Safer Airlines – For Lesser Cost?
Six months ago, Malaysia Airline flight MH370, disappeared into the Indian Ocean and still remains unfound. This tragedy has raised countless questions: Are airlines safe? What could have caused this type of accident? Why wasn’t the plane recovered? Families are still left without closure over half of a year later. This tragic incident, among other more minor events, has led the aviation community to pioneer advancements in aircraft tracking and safety standards. Aireon, LLC has decided to take on the challenge and on September 21st, 2014 they announced their futuristic plans to ensure aviation becomes not only safer, but more efficient as well. The best part about the advancement – the service will be free and will lead to multi-million dollar savings for airlines.
Between 2015 and 2020, nearly all aircraft will be equipped with ADS-B, an automatic, satellite enabled tracking system that also aids in efficient navigation. More technical navigation, which would require no additional airline personnel, could lead to airline savings of $125 million in fuel prices alone and countless hours of flight time for passengers. “Aireon Alert”, as they have named the tracking system, will be considered a public service to the aviation community. The alert system will have direct access to emergency responders which are available to intervene at any necessary moment.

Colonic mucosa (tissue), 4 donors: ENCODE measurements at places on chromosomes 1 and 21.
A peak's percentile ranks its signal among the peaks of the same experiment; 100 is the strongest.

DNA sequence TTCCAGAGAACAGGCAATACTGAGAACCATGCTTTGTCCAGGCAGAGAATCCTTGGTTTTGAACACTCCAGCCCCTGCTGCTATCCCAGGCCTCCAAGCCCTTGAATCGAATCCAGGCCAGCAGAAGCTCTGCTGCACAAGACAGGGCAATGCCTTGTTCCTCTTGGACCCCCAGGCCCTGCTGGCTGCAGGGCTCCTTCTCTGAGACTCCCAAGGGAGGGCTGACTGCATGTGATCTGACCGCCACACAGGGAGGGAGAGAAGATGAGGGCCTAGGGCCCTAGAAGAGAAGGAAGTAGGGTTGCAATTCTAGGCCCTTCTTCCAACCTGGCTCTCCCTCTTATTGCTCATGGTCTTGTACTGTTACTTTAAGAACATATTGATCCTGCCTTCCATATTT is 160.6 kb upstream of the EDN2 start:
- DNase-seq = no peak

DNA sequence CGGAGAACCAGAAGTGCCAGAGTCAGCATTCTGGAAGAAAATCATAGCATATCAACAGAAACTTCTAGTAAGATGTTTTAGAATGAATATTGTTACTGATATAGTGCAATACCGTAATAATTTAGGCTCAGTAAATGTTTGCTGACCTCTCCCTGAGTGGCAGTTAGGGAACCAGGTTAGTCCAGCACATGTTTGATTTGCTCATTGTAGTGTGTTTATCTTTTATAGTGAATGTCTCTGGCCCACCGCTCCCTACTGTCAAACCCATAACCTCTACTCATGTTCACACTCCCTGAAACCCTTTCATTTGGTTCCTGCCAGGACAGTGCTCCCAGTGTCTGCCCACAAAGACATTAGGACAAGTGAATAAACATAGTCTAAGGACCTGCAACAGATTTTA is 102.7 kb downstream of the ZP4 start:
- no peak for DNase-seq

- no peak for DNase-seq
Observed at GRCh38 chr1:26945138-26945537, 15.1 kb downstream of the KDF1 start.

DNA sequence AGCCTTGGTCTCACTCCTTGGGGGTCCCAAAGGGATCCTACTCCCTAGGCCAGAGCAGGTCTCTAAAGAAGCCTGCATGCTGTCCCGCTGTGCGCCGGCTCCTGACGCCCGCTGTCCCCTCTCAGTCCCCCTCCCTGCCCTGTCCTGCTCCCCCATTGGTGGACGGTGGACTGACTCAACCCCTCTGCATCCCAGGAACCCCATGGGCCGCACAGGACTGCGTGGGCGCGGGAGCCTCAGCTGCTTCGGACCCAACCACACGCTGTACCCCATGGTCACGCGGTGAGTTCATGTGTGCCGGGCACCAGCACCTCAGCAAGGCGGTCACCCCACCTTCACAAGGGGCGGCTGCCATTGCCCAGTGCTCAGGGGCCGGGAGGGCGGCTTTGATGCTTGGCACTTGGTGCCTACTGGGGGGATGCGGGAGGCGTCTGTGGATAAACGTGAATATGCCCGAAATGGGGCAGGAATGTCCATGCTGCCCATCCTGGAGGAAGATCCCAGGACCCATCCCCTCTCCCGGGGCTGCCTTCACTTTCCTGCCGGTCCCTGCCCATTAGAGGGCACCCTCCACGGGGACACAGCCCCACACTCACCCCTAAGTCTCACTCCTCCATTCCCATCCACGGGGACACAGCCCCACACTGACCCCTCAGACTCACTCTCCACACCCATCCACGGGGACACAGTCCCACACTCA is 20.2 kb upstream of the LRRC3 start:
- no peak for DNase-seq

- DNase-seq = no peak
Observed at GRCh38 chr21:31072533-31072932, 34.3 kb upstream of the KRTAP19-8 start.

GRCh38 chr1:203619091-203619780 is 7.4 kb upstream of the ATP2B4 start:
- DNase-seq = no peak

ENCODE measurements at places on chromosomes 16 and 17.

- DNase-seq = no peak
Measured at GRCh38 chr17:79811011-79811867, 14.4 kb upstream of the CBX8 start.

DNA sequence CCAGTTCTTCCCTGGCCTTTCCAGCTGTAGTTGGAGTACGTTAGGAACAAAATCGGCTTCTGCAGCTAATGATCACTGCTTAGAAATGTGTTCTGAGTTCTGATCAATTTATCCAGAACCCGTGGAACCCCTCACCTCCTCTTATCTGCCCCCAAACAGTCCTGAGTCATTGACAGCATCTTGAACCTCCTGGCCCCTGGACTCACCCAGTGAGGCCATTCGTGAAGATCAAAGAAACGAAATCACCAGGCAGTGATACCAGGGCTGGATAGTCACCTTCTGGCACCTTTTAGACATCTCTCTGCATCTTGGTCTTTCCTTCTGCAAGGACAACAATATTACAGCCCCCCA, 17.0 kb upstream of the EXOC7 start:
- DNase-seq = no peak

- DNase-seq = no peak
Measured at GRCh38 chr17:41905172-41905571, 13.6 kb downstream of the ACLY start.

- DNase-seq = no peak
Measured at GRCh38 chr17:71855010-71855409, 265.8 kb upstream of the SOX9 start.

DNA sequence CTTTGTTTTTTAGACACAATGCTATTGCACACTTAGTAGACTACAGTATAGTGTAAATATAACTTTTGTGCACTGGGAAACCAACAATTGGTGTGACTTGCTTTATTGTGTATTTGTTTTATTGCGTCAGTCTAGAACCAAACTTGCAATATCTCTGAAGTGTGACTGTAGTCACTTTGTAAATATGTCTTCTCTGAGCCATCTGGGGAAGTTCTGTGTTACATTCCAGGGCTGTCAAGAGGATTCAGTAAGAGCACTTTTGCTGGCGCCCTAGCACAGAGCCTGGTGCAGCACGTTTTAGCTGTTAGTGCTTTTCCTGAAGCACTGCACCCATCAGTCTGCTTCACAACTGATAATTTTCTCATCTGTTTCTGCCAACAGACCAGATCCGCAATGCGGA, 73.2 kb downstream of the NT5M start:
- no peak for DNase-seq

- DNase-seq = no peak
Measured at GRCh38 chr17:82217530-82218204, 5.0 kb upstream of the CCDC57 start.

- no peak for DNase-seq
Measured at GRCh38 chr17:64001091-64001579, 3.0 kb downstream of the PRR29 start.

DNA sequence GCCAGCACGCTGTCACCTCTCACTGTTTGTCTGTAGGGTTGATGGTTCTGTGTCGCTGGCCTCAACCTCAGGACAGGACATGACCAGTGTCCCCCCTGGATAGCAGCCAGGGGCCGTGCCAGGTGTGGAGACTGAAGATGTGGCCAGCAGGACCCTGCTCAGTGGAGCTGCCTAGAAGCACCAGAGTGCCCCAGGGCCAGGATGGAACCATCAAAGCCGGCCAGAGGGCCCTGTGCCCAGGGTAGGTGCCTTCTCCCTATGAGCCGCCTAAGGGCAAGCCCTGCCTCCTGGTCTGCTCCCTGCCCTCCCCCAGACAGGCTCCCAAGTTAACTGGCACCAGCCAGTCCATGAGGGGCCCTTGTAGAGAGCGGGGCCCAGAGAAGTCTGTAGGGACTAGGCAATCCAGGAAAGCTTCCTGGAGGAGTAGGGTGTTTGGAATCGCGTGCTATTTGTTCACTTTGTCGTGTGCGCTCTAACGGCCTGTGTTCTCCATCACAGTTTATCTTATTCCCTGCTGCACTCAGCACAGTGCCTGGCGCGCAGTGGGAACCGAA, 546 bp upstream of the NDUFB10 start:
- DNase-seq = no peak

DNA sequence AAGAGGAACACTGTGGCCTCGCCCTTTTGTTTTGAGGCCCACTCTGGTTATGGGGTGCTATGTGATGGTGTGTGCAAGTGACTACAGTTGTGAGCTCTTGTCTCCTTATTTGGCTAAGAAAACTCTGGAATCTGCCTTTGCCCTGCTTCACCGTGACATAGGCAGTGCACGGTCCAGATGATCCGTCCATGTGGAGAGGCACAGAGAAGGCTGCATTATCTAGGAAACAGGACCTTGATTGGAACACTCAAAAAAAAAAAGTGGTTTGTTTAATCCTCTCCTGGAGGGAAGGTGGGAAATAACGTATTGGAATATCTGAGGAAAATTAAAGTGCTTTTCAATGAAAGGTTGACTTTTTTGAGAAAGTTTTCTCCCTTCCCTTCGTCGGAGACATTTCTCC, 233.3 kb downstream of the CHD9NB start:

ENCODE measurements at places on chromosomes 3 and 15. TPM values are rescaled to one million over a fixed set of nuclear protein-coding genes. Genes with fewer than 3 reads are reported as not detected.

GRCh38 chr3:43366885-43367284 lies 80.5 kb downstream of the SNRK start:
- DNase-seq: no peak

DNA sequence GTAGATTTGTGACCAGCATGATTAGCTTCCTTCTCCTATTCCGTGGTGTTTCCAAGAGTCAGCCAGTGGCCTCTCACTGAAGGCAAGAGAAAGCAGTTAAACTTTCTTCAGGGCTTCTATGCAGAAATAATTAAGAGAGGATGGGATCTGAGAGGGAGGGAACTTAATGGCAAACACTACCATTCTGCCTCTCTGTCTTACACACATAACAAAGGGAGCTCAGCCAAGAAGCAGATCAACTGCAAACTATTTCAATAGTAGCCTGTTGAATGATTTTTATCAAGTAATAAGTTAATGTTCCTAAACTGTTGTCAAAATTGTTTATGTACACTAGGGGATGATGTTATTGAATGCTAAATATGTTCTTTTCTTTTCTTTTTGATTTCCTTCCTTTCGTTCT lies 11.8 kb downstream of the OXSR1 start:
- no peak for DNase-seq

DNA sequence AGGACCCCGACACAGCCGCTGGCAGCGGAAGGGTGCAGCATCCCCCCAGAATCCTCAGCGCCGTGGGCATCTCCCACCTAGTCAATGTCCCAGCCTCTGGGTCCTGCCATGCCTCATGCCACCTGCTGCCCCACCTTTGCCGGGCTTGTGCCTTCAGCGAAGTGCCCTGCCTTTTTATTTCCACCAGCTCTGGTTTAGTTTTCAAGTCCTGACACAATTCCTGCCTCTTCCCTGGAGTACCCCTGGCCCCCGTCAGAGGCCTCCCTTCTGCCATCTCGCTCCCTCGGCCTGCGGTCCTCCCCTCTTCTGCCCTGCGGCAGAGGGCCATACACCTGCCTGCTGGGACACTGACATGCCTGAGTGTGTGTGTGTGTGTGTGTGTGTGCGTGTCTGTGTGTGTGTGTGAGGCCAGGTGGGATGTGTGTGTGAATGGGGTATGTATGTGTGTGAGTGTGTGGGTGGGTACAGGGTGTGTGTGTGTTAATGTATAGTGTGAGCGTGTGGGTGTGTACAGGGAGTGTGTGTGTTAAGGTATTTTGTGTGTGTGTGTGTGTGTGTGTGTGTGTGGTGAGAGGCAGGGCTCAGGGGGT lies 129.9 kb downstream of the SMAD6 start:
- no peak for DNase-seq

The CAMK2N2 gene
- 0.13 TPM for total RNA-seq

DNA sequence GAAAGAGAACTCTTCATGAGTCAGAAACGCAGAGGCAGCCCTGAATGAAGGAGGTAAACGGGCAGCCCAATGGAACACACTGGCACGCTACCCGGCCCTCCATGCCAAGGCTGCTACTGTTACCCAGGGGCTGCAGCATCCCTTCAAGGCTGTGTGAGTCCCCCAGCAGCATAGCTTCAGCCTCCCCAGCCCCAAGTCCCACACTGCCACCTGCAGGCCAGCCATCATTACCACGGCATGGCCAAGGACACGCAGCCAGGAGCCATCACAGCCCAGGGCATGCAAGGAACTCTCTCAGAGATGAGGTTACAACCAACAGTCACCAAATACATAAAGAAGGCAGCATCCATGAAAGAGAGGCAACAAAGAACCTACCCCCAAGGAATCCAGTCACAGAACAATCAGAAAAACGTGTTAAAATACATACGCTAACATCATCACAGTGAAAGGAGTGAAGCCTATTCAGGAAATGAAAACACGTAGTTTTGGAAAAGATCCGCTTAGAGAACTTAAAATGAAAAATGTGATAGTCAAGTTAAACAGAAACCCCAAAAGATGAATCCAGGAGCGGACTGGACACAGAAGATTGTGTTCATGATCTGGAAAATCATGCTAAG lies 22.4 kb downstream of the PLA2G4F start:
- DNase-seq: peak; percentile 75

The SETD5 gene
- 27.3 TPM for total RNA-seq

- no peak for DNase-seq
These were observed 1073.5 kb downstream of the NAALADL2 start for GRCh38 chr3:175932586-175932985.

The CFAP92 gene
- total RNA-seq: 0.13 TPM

What’s the Catch?
Many have wondered, what is the catch? What upfront costs will this entail? Aieron answers: none. Airlines will not need to add or change any avionics to utilize the ADS-B. The company is already being backed by Iridium Communications, Ansps Nav Canada, Italy’s ENAV, the Irish Aviation Authority, and Denmark’s Naviair. And another big concern, what about our privacy as passengers? Aireon Alert is 100% confidential, with very limited access made available to select teams and emergency responders if necessary.
When this new technology becomes available (beginning as soon as 2015) flights will be tracked from start to finish. A competitor of Aeiron, a company called Globalstar, was able to track a 7000 mile flight for the entire length of the trip in the month of September, using the ADS-B tracking system. With multiple companies competing to be the most elite name in air traffic tracking, the future safety of air travel looks more and more promising.